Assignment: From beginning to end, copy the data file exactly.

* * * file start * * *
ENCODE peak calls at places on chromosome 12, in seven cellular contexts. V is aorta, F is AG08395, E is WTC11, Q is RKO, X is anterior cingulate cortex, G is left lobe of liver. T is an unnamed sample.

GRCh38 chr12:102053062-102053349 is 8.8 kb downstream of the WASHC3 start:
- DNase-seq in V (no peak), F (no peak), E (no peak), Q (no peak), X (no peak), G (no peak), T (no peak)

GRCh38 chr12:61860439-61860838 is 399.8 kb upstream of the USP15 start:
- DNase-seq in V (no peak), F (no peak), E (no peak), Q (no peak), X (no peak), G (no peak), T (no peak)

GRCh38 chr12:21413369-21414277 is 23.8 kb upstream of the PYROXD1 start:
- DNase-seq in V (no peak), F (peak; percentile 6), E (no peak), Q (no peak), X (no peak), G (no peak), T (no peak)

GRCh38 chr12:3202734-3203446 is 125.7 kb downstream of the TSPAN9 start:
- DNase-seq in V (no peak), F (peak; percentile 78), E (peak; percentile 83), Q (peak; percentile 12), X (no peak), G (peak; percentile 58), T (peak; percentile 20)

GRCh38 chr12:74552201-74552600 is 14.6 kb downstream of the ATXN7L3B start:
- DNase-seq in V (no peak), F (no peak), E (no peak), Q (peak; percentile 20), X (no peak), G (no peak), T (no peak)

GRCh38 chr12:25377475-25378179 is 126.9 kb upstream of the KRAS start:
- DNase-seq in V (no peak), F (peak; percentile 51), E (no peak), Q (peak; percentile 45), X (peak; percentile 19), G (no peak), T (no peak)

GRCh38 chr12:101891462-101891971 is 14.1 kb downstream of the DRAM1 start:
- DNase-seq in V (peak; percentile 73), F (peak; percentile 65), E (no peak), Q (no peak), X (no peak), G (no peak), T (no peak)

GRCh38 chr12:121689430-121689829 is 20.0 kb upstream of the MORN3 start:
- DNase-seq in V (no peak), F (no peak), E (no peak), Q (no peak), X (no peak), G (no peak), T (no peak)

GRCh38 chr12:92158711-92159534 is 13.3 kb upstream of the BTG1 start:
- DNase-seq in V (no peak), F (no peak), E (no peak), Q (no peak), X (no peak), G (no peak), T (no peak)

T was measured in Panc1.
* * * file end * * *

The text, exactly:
ENCODE peak calls at places on chromosome 12, in seven cellular contexts. V is aorta, F is AG08395, E is WTC11, Q is RKO, X is anterior cingulate cortex, G is left lobe of liver. T is an unnamed sample.

GRCh38 chr12:102053062-102053349 is 8.8 kb downstream of the WASHC3 start:
- DNase-seq in V (no peak), F (no peak), E (no peak), Q (no peak), X (no peak), G (no peak), T (no peak)

GRCh38 chr12:61860439-61860838 is 399.8 kb upstream of the USP15 start:
- DNase-seq in V (no peak), F (no peak), E (no peak), Q (no peak), X (no peak), G (no peak), T (no peak)

GRCh38 chr12:21413369-21414277 is 23.8 kb upstream of the PYROXD1 start:
- DNase-seq in V (no peak), F (peak; percentile 6), E (no peak), Q (no peak), X (no peak), G (no peak), T (no peak)

GRCh38 chr12:3202734-3203446 is 125.7 kb downstream of the TSPAN9 start:
- DNase-seq in V (no peak), F (peak; percentile 78), E (peak; percentile 83), Q (peak; percentile 12), X (no peak), G (peak; percentile 58), T (peak; percentile 20)

GRCh38 chr12:74552201-74552600 is 14.6 kb downstream of the ATXN7L3B start:
- DNase-seq in V (no peak), F (no peak), E (no peak), Q (peak; percentile 20), X (no peak), G (no peak), T (no peak)

GRCh38 chr12:25377475-25378179 is 126.9 kb upstream of the KRAS start:
- DNase-seq in V (no peak), F (peak; percentile 51), E (no peak), Q (peak; percentile 45), X (peak; percentile 19), G (no peak), T (no peak)

GRCh38 chr12:101891462-101891971 is 14.1 kb downstream of the DRAM1 start:
- DNase-seq in V (peak; percentile 73), F (peak; percentile 65), E (no peak), Q (no peak), X (no peak), G (no peak), T (no peak)

GRCh38 chr12:121689430-121689829 is 20.0 kb upstream of the MORN3 start:
- DNase-seq in V (no peak), F (no peak), E (no peak), Q (no peak), X (no peak), G (no peak), T (no peak)

GRCh38 chr12:92158711-92159534 is 13.3 kb upstream of the BTG1 start:
- DNase-seq in V (no peak), F (no peak), E (no peak), Q (no peak), X (no peak), G (no peak), T (no peak)

T was measured in Panc1.